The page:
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New York City 10 Days Away From ‘Widespread Shortages’ Of Medical Supplies, Mayor Says

Topline: New York City Mayor Bill de Blasio said during a Sunday CNN appearance that “if we don’t get more ventilators in the next 10 days, people will die who don’t have to die” as the city—now the epicenter of the U.S. coronavirus epidemic—faces a possible shortage of medical supplies.

  • “We’re about 10 days from seeing widespread shortages,” de Blasio said, adding, “We have seen next to nothing from the federal government at this point.”
  • De Blasio also said that the military hasn’t been mobilized by the Trump administration, and that the Defense Production Act, which the president invoked by executive order Wednesday, has not been put into motion.
  • “It feels like we’re on our own at this point,” de Blasio said, adding that April would be worse for New York City than March has been, and he fears May could be even worse.
  • CNN also reported Sunday that Federal Emergency Management Agency head Peter Gaynor could not provide a number of how many medical masks were in the federal stockpile or how many have been shipped to state and local governments.
  • In a sign of demand on medical supplies, a Friday letter from a New York-Presbyterian Hospital department head said each employee would only be given one N95 mask (when it typically uses 4,000 per day).

Big number: 300 million. That’s how many masks could be needed for healthcare workers versus the current stockpile of 30 million, as testified to Congress by Health and Human Services Secretary Alex Azar at the end of February.

Key background: The Defense Production Act is intended to be used by Trump to obtain “health and medical resources needed to respond to the spread of Covid-19, including personal protective equipment and ventilators.” Trump faced questions Thursday around his reticence to use the Defense Production Act to compel companies to produce healthcare items to combat the coronavirus, one day after he said he’d be invoking its powers. The New York Times reported Thursday that both the U.S. and countries abroad are facing a shortage of ventilators, with manufacturers saying that they can’t increase production to meet the demand.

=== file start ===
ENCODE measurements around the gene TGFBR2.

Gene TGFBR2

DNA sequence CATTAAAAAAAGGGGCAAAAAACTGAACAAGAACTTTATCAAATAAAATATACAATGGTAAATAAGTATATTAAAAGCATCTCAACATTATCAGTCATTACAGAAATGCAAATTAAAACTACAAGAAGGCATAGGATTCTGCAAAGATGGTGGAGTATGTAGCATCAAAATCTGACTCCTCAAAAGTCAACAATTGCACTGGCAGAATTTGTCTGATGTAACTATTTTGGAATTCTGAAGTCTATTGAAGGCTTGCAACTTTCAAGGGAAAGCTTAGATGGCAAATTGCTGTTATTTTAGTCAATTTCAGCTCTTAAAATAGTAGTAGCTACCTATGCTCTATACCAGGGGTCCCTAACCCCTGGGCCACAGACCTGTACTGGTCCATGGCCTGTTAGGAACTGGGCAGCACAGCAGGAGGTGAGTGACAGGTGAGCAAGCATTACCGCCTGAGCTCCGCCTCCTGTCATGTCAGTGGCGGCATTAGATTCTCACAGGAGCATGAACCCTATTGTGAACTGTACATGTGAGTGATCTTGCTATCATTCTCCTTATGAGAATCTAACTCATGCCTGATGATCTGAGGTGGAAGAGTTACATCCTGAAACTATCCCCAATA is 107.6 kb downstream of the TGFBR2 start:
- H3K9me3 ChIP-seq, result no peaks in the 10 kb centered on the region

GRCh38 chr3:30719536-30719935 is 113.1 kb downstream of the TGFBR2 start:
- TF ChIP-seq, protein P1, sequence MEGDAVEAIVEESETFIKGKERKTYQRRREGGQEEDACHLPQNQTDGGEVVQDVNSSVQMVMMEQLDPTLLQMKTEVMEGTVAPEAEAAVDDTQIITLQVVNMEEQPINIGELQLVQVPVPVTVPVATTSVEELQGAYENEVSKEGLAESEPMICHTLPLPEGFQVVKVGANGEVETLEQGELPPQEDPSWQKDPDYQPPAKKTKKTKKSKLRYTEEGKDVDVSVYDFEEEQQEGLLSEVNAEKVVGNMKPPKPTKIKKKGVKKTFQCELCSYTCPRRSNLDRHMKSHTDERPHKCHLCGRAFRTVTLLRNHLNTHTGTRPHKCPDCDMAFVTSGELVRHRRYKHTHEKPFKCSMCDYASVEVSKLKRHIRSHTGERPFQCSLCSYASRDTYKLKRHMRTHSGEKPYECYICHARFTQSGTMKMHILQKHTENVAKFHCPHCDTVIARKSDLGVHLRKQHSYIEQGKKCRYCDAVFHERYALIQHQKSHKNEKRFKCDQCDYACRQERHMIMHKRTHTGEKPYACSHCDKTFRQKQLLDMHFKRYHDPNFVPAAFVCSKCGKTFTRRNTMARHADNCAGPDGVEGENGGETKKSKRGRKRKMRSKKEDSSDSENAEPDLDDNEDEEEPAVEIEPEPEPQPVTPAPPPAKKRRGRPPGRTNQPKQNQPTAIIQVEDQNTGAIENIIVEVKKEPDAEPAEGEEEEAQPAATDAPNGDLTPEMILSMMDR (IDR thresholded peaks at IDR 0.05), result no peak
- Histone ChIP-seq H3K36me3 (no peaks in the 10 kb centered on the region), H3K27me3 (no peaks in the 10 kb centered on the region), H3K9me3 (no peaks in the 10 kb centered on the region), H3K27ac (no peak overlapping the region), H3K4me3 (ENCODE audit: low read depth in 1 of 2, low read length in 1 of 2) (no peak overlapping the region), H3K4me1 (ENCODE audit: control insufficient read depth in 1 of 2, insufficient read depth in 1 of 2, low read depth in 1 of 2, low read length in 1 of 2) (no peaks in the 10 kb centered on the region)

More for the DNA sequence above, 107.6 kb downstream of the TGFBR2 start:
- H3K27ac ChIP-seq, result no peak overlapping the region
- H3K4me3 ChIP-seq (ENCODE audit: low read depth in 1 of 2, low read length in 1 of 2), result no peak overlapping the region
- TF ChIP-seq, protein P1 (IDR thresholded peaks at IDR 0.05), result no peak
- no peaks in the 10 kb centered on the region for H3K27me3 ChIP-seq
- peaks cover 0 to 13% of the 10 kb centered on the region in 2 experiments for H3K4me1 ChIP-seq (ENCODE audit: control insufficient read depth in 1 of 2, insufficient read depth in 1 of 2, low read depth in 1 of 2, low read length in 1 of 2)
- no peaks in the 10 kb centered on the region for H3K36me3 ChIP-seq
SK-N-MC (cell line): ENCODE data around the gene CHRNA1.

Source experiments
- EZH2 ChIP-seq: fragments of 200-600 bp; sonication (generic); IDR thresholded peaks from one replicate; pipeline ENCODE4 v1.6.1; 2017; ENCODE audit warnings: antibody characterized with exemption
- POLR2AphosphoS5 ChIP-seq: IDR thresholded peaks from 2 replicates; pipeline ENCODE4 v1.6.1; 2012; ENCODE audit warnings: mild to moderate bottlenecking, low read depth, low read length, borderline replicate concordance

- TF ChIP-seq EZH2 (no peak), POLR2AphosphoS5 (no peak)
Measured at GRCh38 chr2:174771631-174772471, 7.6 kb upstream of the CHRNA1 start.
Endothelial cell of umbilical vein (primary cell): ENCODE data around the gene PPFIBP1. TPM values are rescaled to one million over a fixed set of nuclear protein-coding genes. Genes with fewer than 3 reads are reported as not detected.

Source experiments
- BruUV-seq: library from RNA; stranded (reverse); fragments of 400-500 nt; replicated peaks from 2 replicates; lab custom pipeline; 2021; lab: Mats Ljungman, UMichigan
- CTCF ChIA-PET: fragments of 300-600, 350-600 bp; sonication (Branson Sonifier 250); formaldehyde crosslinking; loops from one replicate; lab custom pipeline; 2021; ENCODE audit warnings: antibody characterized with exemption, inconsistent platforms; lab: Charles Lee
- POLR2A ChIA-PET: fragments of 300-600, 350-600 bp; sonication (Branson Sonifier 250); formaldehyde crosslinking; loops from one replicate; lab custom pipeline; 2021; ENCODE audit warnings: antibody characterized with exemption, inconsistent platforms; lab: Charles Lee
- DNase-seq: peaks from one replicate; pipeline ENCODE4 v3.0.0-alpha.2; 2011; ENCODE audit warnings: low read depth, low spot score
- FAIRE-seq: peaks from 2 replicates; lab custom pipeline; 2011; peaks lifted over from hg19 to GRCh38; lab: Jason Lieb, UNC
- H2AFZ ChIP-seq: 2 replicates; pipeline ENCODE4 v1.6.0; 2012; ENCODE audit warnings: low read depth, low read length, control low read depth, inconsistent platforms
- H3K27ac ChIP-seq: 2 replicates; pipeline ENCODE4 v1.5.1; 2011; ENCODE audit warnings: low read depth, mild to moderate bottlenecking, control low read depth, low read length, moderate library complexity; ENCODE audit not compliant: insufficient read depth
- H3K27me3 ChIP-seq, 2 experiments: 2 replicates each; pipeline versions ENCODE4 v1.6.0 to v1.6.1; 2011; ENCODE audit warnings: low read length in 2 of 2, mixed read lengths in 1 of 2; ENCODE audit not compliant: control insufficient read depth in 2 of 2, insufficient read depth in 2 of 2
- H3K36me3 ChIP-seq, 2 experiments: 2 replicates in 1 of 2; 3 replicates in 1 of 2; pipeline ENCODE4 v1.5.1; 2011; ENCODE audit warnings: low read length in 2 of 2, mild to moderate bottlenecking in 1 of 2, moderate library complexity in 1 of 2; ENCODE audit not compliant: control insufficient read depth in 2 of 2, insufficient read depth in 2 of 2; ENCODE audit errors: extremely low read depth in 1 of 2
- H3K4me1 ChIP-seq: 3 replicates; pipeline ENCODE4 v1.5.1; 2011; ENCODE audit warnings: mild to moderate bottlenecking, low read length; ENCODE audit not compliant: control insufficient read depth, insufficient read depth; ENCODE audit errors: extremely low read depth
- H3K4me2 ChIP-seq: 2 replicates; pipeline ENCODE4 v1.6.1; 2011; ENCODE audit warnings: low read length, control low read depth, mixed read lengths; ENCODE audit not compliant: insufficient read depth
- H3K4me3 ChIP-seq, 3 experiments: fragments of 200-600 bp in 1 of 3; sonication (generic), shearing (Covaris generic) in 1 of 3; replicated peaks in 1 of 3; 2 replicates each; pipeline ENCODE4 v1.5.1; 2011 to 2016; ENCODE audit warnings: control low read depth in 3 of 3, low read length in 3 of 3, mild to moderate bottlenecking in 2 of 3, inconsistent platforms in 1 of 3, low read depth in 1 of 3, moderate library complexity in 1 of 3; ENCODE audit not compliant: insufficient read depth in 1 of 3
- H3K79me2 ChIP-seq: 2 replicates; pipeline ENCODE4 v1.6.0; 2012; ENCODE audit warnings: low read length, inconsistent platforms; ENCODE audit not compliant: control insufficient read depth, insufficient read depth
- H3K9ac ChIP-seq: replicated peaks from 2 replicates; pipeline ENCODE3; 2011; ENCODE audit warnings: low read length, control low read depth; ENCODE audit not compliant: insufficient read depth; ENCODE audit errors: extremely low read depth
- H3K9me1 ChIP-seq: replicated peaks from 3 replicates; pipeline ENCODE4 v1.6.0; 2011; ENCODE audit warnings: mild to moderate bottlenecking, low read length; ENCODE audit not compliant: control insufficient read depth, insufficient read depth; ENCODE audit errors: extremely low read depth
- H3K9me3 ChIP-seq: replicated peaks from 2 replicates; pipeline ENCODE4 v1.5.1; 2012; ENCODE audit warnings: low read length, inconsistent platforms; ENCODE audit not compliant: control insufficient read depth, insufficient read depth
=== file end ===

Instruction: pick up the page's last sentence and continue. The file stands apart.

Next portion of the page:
Tangent: Tesla CEO Elon Musk volunteered his company’s factories to manufacture ventilators, but it’s unclear whether that will move forward.

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I’m a New York-based journalist covering breaking news at Forbes. I hold a master’s degree from Columbia University’s Graduate School of Journalism. Previous bylines: Gotham Gazette, Bklyner, Thrillist, Task & Purpose and xoJane.

Source: New York City 10 Days Away From ‘Widespread Shortages’ Of Medical Supplies, Mayor Says

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Hospitals are sounding the alarm that they need more equipment as the coronavirus outbreak grows. Greg Cergol reports.

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U.S. Stocks Claw Back Some Losses As Oil Prices Rebound

Topline: U.S. stocks recovered some losses on Thursday and oil prices soared, though the modest gains were not enough to offset the damage done by a weeks-long sell-off.

  • The Dow Jones Industrial Average was up 0.8%, or 170 points. The S&P 500 gained 0.3% while the Nasdaq gained 2.3%.
  • Tech stocks led the way on Thursday, with Amazon up 2.8% and Microsoft up 1.6%.
  • At a press conference on Thursday afternoon, President Trump said he would consider for companies who receive bailouts under his administration’s proposed $1 trillion stimulus plan.
  • Central banks are also continuing to act in order to cushion the economic blow of the coronavirus outbreak: yesterday, the European Central Bank announced an $818 billion bond-buying program and the Federal Reserve said it will act to shore up prime money market funds.

Crucial quote: “Central banks, particularly the Fed, really are playing whack-a-mole with the financial system,” Eric Winograd, senior economist at AllianceBernstein, told CNBC. “Every day, a new area of distress pops up and every day, they’re coming up with a new program or rebooting an old program.” The Federal Reserve is taking extraordinary steps to stabilize the U.S. economy: it has cut interest rates to almost zero, said it’s prepared to inject trillions of dollars into the overnight repo market, slashed bank reserve requirements and agreed to buy short term debt from companies with good credit ratings.